- Weigh and divide the dough into separate balls. While you can roll out the entire amount of dough and use a cookie cutter, I use a kitchen scale to make sure each empanada has an equal amount of dough. The smaller balls of dough are also easier to manage when rolling out.
- Don’t overwork your dough. You want to be gentle with the empanada dough and not overwork it, which can cause your empanada crust to be dense and brittle. If you find your dough feeling like it’s melting or too sticky, stick it back in the fridge for 10 minute intervals.
- Roll the dough with parchment paper. Using parchment paper cut to a specific size will let you know how large to roll out each ball and placing a sheet above and under your dough will greatly reduce its stickiness.
Serve & storing
Serve these warm off the cooling rack to prevent mouths from getting burned. (Take it from someone with this unfortunate experience). After cooling, you can store them in an airtight container in the fridge for up to one week. To reheat, just put them in your toaster oven until they’re heated all the way through
Filipino Beef Empanadas
- ⅓ c frozen peas
- 1 c filtered water
- 1 tbsp vegetable oil
- ½ c onions (½ small onion) chopped
- 1 tbsp garlic (5 cloves) minced
- ½ lb (226.8 g) ground beef
- 8 oz tomato sauce (½ can)
- 5 tsp brown sugar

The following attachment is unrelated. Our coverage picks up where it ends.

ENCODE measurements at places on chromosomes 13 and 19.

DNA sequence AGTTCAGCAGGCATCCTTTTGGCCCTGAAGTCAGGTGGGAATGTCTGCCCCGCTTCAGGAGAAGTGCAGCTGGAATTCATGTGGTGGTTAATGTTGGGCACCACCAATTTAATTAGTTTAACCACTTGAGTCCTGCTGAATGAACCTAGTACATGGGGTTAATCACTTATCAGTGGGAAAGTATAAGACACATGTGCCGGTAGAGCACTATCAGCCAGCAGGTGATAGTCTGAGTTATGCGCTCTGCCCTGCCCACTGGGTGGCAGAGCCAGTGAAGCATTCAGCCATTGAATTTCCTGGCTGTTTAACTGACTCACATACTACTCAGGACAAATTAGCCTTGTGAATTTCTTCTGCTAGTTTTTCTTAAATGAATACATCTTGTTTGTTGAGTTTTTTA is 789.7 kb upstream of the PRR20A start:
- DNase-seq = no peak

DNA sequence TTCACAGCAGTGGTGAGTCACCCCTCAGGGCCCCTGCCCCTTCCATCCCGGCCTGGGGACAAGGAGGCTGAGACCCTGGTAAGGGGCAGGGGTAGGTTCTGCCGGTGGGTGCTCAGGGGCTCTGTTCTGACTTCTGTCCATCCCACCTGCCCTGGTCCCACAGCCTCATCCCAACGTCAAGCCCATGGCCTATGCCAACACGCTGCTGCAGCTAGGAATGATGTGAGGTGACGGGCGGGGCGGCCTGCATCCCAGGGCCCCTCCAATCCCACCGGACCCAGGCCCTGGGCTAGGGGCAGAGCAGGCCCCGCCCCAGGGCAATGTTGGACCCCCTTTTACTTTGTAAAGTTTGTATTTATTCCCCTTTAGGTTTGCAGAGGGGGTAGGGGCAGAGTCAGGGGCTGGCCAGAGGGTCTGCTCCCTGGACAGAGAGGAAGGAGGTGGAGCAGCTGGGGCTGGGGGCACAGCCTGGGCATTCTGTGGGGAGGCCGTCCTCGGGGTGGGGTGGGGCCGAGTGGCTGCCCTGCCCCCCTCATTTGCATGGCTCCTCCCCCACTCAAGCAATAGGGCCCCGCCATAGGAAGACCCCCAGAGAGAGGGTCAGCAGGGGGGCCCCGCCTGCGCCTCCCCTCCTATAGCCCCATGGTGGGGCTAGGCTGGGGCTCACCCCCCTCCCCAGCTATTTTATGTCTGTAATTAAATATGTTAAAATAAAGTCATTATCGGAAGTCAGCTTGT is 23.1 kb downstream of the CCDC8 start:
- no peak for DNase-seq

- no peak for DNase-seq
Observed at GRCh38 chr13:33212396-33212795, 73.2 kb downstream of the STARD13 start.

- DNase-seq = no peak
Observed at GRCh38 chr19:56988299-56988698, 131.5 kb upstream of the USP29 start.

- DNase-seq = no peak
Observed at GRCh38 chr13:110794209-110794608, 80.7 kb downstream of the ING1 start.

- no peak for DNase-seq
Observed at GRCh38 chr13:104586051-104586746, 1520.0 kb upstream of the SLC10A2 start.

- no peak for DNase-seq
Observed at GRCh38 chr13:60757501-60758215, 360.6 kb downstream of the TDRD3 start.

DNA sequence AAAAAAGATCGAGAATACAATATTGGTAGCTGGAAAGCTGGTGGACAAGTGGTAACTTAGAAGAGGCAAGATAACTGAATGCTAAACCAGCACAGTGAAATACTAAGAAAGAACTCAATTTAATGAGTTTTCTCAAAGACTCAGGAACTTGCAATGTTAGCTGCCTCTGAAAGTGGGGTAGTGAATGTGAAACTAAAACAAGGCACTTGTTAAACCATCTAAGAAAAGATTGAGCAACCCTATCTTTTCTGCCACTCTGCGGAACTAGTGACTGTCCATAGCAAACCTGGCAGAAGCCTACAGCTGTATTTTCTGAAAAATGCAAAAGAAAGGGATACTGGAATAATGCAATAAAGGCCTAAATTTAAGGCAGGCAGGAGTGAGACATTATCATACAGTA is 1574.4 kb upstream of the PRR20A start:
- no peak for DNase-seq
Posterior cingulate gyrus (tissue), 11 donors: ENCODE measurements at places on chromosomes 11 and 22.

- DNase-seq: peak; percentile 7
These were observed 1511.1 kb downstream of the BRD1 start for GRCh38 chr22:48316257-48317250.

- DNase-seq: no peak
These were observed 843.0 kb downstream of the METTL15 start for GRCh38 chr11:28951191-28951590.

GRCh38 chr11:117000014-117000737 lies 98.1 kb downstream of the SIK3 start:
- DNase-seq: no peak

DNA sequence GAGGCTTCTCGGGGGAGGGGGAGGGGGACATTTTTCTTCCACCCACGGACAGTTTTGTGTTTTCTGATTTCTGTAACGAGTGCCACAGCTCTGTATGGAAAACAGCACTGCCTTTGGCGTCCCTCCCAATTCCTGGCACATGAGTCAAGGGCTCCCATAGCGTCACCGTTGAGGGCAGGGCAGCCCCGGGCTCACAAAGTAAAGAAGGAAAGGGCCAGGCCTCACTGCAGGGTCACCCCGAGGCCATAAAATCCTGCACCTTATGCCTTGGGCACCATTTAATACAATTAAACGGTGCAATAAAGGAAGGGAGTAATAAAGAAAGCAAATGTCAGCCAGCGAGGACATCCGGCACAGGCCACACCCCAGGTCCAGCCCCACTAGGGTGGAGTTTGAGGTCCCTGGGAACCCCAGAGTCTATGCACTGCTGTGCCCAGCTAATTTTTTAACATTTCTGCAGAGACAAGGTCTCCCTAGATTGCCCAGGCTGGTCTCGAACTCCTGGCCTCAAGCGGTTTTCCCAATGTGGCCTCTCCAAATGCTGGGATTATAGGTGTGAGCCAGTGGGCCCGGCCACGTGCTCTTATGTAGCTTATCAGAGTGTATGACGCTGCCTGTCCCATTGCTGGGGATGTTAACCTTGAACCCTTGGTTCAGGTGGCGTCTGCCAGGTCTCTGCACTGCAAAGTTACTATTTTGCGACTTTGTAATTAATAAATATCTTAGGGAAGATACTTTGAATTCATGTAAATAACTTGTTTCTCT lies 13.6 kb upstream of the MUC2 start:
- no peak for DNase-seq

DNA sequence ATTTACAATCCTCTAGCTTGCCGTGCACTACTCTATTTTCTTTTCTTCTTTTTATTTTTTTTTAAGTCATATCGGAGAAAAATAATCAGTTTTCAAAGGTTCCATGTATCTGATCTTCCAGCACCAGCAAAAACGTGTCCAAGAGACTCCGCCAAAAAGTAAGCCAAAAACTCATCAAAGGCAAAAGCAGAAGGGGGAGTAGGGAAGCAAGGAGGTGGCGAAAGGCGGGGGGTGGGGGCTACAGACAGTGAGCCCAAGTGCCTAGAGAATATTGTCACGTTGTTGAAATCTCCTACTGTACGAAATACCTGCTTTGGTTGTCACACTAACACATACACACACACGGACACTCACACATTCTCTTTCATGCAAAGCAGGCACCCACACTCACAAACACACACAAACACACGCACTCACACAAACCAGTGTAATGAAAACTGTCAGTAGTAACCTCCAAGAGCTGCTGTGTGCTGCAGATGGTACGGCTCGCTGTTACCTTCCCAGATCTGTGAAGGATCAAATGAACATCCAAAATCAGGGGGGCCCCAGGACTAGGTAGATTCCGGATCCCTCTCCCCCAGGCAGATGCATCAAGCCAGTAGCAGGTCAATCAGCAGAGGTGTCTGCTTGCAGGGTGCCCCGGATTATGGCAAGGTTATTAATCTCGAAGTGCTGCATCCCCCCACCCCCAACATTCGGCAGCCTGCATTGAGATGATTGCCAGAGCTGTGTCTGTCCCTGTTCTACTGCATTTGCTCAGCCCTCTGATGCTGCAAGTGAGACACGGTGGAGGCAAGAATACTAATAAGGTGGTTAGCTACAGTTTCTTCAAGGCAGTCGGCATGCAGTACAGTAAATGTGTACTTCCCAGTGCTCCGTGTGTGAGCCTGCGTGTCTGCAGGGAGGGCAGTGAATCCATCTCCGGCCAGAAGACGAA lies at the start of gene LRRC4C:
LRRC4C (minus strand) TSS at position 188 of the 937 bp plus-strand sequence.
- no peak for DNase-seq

- ¾ tsp salt
- ¼ tsp black pepper
- ⅓ c carrots (1 medium carrot) minced
- ½ c gold potato (1 medium potato) chopped into fine pieces
- 250 g (2 c) all purpose flour
- 25 g (25 tbsp) white granulated sugar
- 2 g (½ tsp) salt
- 2 g (½ tsp) baking powder
- 114 g (8 tbsp) very cold butter cubed into ¼ inch cubes
- 1 egg
- 2 tbsp ice water
- 1 egg beaten for egg wash
- In a microwave safe bowl, add the filtered water and frozen peas and microwave for 1-2 minutes or until the peas are soft and fully cooked. It’s best to follow the instructions on your package too.
- In a large pan over medium heat, add the vegetable oil and onions. Saute for one minute or until the onions are slightly translucent. Add the garlic and saute for 30 seconds or until fragrant.
- Add the ground beef and cook until the meat is brown, this is about 2-5 minutes. The meat will continue to cook in the sauce, but if you are hesitant about food safety, the meat temperature should be around 160 °F.